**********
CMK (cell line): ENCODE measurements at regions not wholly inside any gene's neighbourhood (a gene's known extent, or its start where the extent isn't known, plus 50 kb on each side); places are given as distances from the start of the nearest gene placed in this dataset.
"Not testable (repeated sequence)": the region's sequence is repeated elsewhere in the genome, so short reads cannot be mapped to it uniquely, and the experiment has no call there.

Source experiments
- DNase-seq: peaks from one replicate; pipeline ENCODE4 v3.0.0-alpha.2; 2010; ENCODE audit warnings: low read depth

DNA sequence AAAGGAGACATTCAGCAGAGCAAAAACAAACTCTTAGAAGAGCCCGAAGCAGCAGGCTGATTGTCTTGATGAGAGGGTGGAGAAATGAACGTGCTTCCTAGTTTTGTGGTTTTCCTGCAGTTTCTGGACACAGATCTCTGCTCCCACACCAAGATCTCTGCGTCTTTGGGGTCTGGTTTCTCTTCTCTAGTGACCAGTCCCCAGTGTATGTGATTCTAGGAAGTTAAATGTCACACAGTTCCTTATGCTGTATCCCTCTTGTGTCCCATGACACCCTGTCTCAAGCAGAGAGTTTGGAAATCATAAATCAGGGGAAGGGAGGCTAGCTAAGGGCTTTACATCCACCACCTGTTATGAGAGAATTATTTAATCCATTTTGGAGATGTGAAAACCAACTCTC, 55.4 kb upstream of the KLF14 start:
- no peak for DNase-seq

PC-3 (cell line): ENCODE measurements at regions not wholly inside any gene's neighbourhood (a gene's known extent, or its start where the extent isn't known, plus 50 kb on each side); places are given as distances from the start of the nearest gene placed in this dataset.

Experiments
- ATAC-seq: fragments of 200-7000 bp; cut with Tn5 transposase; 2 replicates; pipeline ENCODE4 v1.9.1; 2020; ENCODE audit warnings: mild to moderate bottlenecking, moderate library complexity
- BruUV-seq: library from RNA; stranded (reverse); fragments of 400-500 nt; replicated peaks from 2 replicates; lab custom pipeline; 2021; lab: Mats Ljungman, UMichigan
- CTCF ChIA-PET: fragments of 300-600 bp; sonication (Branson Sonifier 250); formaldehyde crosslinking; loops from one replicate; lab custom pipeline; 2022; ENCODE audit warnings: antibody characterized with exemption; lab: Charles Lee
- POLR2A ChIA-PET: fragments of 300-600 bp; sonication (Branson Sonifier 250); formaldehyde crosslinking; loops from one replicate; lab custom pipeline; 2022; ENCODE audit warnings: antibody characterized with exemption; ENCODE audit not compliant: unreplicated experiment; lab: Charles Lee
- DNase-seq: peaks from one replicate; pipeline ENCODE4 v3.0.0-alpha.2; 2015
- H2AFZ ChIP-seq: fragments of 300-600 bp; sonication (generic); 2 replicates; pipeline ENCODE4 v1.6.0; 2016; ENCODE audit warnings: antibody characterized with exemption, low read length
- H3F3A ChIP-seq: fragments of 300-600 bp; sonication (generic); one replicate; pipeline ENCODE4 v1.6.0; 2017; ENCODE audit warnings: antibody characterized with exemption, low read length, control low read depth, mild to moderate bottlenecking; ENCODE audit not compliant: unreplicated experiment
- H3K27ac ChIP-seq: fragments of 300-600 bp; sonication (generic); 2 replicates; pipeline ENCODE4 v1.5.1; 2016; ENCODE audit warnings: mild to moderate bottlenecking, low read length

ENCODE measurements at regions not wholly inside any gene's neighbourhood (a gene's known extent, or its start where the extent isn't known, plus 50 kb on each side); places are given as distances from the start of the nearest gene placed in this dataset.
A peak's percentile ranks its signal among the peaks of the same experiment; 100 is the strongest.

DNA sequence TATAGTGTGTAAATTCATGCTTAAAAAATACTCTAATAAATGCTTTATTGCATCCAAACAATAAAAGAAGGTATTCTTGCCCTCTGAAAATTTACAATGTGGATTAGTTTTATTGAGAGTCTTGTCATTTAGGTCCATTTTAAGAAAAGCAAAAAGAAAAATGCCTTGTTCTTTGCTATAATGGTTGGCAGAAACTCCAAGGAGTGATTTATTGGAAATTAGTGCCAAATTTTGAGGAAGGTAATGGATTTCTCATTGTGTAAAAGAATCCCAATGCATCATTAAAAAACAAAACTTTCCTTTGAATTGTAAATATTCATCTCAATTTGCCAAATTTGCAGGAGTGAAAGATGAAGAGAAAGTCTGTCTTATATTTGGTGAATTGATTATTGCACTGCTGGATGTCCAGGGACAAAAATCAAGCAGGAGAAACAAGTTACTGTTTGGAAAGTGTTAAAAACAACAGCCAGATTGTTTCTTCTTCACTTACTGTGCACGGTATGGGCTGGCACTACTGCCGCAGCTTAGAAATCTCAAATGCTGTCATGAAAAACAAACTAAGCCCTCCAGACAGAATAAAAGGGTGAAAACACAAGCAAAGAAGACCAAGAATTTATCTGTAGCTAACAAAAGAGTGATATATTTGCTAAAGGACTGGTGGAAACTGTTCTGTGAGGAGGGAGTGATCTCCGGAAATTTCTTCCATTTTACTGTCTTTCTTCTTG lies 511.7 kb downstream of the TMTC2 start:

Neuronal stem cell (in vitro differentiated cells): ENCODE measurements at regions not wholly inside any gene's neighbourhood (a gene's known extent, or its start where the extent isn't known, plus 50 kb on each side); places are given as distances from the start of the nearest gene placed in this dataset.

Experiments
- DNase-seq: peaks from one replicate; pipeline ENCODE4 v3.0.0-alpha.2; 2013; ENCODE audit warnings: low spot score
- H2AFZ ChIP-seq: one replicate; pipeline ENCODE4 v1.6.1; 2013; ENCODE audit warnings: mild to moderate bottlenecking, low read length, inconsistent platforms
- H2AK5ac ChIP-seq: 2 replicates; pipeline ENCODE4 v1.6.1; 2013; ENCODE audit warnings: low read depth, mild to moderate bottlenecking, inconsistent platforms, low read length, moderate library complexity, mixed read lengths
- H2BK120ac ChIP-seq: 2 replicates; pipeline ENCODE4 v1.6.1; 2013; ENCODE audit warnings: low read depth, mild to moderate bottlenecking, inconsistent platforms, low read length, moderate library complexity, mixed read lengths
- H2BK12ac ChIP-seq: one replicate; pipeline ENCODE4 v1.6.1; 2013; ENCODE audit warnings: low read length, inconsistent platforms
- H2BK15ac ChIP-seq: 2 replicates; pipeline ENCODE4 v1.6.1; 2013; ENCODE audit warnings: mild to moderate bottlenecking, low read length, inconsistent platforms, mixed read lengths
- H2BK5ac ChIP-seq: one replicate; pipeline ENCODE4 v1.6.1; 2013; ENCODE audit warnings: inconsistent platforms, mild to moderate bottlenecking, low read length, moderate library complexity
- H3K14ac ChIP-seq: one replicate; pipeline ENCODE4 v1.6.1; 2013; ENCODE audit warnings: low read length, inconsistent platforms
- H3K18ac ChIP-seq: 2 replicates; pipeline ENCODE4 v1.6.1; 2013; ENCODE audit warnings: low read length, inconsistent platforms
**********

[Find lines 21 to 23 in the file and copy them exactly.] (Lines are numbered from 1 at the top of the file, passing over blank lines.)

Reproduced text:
Experiments
- DNase-seq: peaks from one replicate; pipeline ENCODE4 v3.0.0-alpha.2; 2013; ENCODE audit warnings: low spot score
- H2AFZ ChIP-seq: one replicate; pipeline ENCODE4 v1.6.1; 2013; ENCODE audit warnings: mild to moderate bottlenecking, low read length, inconsistent platforms